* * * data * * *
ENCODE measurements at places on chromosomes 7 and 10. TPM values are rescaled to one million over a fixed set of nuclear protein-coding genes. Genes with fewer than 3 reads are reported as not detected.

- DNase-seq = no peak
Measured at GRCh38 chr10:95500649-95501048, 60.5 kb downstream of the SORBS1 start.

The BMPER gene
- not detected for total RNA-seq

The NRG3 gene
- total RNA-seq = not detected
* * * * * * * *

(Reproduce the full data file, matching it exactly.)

ENCODE measurements at places on chromosomes 7 and 10. TPM values are rescaled to one million over a fixed set of nuclear protein-coding genes. Genes with fewer than 3 reads are reported as not detected.

- DNase-seq = no peak
Measured at GRCh38 chr10:95500649-95501048, 60.5 kb downstream of the SORBS1 start.

The BMPER gene
- not detected for total RNA-seq

The NRG3 gene
- total RNA-seq = not detected